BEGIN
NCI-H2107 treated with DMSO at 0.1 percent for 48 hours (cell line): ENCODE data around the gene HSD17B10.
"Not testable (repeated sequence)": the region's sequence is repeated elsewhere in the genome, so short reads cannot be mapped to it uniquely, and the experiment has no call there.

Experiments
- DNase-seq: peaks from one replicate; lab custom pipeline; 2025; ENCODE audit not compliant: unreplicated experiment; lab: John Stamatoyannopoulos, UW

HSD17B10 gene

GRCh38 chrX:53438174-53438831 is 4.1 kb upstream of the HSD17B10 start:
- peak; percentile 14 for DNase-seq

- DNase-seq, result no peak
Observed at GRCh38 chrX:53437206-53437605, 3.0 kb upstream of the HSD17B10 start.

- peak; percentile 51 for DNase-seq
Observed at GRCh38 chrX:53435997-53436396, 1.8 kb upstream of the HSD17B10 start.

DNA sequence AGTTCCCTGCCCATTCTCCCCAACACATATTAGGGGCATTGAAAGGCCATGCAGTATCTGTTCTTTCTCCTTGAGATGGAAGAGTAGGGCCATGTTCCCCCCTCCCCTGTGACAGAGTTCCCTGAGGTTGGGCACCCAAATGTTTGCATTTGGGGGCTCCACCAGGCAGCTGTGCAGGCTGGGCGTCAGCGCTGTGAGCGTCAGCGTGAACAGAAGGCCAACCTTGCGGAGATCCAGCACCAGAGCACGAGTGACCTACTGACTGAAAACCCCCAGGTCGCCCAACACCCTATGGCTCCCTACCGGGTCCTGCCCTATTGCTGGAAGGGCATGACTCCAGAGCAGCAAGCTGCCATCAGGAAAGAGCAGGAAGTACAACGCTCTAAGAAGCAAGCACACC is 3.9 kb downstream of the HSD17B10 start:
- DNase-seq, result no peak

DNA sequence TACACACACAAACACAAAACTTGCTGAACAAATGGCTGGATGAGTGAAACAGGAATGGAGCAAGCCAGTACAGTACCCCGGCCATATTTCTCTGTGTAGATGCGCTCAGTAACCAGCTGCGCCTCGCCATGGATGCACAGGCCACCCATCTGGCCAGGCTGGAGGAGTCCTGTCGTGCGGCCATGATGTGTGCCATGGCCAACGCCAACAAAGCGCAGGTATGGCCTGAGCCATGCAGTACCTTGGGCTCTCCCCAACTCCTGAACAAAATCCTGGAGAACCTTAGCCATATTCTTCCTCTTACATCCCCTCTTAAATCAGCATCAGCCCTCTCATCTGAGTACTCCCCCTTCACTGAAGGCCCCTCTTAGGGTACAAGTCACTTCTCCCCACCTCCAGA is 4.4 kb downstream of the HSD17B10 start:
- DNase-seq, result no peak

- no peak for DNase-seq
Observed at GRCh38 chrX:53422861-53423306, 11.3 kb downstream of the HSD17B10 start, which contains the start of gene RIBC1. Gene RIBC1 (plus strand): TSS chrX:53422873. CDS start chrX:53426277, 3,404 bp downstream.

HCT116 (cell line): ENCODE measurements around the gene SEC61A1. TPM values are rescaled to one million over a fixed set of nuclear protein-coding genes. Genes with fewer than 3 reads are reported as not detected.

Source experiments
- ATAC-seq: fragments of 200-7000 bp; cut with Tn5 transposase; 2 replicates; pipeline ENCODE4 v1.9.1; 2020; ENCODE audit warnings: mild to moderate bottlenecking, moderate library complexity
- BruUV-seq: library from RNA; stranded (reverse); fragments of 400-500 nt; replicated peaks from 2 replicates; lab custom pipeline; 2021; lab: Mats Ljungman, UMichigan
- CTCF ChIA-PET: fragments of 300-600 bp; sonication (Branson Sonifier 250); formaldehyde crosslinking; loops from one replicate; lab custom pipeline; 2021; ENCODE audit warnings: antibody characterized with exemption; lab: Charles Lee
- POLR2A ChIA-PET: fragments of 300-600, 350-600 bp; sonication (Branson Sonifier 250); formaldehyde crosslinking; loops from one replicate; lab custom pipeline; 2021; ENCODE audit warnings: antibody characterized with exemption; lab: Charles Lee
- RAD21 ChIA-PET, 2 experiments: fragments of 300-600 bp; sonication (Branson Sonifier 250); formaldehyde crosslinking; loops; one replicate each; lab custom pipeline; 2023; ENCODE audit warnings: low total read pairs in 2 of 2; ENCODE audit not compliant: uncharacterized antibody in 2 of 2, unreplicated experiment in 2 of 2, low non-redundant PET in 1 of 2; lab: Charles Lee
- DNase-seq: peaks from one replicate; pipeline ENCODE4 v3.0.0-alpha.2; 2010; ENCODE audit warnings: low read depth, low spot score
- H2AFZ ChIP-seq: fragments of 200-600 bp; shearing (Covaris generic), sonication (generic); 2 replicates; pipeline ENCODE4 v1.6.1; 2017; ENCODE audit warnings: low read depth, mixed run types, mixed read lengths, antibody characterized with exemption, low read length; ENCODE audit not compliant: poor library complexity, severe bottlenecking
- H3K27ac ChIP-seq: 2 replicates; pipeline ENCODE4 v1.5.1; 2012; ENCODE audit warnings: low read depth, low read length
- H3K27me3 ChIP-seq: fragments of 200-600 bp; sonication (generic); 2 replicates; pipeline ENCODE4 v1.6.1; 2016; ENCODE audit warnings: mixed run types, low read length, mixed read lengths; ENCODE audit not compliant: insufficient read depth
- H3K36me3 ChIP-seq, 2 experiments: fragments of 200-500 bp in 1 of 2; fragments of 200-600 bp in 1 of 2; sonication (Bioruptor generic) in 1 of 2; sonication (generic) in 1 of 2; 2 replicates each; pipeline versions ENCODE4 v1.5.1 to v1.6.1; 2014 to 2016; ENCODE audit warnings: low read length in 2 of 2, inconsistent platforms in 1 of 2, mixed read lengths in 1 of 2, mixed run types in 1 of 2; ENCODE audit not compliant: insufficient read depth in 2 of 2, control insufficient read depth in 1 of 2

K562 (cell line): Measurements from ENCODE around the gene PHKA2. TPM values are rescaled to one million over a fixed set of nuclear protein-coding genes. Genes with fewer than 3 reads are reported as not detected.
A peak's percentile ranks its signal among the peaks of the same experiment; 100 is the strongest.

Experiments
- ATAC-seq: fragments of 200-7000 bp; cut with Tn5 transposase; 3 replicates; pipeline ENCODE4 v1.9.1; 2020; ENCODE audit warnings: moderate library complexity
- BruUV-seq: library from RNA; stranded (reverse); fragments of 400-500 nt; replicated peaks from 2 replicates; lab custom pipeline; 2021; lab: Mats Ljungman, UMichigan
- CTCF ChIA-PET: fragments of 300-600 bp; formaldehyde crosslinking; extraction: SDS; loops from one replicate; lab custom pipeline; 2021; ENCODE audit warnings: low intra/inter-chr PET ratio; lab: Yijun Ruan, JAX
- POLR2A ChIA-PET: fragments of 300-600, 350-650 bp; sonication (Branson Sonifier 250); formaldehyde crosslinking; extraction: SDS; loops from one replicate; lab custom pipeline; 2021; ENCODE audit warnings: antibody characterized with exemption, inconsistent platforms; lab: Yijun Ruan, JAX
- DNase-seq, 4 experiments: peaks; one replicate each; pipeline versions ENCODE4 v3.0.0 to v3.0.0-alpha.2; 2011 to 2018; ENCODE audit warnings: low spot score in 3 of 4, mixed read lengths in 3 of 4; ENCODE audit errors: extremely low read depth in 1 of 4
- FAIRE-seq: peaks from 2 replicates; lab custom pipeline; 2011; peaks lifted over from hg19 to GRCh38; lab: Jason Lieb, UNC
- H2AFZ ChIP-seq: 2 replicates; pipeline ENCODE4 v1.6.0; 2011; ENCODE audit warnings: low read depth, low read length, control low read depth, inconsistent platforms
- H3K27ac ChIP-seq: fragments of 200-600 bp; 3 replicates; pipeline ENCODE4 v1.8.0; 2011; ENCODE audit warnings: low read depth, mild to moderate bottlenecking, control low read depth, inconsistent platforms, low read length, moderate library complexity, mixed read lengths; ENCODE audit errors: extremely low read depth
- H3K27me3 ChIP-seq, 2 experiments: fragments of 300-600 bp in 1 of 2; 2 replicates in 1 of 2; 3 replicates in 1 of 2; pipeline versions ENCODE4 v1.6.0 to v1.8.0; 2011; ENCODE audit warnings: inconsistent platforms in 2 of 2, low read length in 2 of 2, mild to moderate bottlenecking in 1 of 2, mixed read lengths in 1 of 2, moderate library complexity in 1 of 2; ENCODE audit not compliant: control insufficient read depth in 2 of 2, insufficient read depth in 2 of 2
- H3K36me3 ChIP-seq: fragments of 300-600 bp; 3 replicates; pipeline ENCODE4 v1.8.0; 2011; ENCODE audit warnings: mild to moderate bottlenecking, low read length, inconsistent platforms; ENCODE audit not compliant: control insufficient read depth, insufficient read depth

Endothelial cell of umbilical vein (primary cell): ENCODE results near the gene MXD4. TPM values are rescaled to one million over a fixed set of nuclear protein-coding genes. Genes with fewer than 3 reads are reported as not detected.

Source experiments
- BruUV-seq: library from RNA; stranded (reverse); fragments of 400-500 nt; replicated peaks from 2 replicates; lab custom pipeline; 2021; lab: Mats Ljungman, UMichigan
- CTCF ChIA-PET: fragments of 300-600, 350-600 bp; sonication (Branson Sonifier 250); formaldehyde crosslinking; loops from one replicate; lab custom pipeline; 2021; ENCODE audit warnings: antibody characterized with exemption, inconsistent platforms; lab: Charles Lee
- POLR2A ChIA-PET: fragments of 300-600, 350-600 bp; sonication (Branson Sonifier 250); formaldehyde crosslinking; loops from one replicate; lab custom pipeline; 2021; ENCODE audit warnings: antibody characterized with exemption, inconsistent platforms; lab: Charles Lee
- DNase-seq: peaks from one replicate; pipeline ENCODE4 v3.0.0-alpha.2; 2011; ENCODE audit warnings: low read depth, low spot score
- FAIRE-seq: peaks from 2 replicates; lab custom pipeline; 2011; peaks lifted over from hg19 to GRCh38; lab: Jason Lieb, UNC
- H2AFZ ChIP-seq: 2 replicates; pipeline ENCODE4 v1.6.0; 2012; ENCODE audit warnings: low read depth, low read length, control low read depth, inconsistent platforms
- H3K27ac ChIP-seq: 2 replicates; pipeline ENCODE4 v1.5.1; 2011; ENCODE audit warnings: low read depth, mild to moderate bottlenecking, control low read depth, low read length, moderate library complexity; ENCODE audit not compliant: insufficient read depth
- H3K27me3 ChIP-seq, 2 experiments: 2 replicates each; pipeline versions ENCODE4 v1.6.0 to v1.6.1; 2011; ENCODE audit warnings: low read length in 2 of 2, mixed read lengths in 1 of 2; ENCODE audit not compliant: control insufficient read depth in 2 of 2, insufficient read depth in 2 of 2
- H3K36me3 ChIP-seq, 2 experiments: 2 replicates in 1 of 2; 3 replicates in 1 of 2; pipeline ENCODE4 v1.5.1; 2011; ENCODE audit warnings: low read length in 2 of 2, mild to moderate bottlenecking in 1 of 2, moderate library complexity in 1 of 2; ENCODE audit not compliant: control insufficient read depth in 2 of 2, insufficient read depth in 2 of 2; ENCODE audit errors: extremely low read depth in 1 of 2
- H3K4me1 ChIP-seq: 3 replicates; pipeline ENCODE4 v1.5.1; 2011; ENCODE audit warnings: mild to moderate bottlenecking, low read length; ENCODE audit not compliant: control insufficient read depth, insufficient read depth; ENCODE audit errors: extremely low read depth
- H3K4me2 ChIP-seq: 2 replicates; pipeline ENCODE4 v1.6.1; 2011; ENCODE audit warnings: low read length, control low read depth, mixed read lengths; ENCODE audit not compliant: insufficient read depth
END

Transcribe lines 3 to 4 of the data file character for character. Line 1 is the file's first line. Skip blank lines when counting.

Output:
Experiments
- DNase-seq: peaks from one replicate; lab custom pipeline; 2025; ENCODE audit not compliant: unreplicated experiment; lab: John Stamatoyannopoulos, UW